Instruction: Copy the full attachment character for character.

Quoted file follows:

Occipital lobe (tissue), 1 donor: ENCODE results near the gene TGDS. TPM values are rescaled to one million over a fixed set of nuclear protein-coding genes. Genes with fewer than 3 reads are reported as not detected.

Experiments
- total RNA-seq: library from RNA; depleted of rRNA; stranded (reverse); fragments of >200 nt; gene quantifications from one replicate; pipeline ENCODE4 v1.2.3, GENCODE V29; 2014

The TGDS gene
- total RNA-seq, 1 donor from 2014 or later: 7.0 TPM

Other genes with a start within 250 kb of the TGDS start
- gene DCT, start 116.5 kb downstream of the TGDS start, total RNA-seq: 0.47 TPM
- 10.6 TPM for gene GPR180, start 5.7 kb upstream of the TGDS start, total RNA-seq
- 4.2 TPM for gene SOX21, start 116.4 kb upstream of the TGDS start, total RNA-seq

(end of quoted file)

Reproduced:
Occipital lobe (tissue), 1 donor: ENCODE results near the gene TGDS. TPM values are rescaled to one million over a fixed set of nuclear protein-coding genes. Genes with fewer than 3 reads are reported as not detected.

Experiments
- total RNA-seq: library from RNA; depleted of rRNA; stranded (reverse); fragments of >200 nt; gene quantifications from one replicate; pipeline ENCODE4 v1.2.3, GENCODE V29; 2014

The TGDS gene
- total RNA-seq, 1 donor from 2014 or later: 7.0 TPM

Other genes with a start within 250 kb of the TGDS start
- gene DCT, start 116.5 kb downstream of the TGDS start, total RNA-seq: 0.47 TPM
- 10.6 TPM for gene GPR180, start 5.7 kb upstream of the TGDS start, total RNA-seq
- 4.2 TPM for gene SOX21, start 116.4 kb upstream of the TGDS start, total RNA-seq